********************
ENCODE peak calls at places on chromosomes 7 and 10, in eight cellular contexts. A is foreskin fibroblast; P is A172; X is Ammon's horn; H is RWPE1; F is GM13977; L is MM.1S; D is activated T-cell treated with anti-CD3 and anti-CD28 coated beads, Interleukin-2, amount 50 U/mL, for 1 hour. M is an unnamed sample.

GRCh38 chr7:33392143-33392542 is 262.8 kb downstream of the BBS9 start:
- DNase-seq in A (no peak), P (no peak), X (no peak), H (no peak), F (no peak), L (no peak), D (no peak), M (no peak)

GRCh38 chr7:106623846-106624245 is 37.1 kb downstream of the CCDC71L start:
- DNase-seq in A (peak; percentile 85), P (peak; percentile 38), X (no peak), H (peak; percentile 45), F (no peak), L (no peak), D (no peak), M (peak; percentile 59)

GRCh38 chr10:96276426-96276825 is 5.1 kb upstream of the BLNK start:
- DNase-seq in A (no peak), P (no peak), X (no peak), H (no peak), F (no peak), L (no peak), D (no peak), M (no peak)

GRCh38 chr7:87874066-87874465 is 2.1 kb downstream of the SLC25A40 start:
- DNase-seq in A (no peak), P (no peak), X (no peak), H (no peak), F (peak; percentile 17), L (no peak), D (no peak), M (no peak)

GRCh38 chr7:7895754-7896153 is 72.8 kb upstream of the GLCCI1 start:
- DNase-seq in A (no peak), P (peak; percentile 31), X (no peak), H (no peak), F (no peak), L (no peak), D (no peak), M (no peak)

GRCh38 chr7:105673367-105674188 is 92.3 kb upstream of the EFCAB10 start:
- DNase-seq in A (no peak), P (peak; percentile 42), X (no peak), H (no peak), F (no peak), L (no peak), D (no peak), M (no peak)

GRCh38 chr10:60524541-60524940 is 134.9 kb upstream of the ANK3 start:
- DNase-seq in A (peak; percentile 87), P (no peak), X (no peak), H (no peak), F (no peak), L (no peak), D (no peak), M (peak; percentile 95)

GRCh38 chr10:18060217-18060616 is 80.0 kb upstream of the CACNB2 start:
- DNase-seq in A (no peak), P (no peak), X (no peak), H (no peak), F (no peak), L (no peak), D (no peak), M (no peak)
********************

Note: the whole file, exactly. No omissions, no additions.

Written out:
ENCODE peak calls at places on chromosomes 7 and 10, in eight cellular contexts. A is foreskin fibroblast; P is A172; X is Ammon's horn; H is RWPE1; F is GM13977; L is MM.1S; D is activated T-cell treated with anti-CD3 and anti-CD28 coated beads, Interleukin-2, amount 50 U/mL, for 1 hour. M is an unnamed sample.

GRCh38 chr7:33392143-33392542 is 262.8 kb downstream of the BBS9 start:
- DNase-seq in A (no peak), P (no peak), X (no peak), H (no peak), F (no peak), L (no peak), D (no peak), M (no peak)

GRCh38 chr7:106623846-106624245 is 37.1 kb downstream of the CCDC71L start:
- DNase-seq in A (peak; percentile 85), P (peak; percentile 38), X (no peak), H (peak; percentile 45), F (no peak), L (no peak), D (no peak), M (peak; percentile 59)

GRCh38 chr10:96276426-96276825 is 5.1 kb upstream of the BLNK start:
- DNase-seq in A (no peak), P (no peak), X (no peak), H (no peak), F (no peak), L (no peak), D (no peak), M (no peak)

GRCh38 chr7:87874066-87874465 is 2.1 kb downstream of the SLC25A40 start:
- DNase-seq in A (no peak), P (no peak), X (no peak), H (no peak), F (peak; percentile 17), L (no peak), D (no peak), M (no peak)

GRCh38 chr7:7895754-7896153 is 72.8 kb upstream of the GLCCI1 start:
- DNase-seq in A (no peak), P (peak; percentile 31), X (no peak), H (no peak), F (no peak), L (no peak), D (no peak), M (no peak)

GRCh38 chr7:105673367-105674188 is 92.3 kb upstream of the EFCAB10 start:
- DNase-seq in A (no peak), P (peak; percentile 42), X (no peak), H (no peak), F (no peak), L (no peak), D (no peak), M (no peak)

GRCh38 chr10:60524541-60524940 is 134.9 kb upstream of the ANK3 start:
- DNase-seq in A (peak; percentile 87), P (no peak), X (no peak), H (no peak), F (no peak), L (no peak), D (no peak), M (peak; percentile 95)

GRCh38 chr10:18060217-18060616 is 80.0 kb upstream of the CACNB2 start:
- DNase-seq in A (no peak), P (no peak), X (no peak), H (no peak), F (no peak), L (no peak), D (no peak), M (no peak)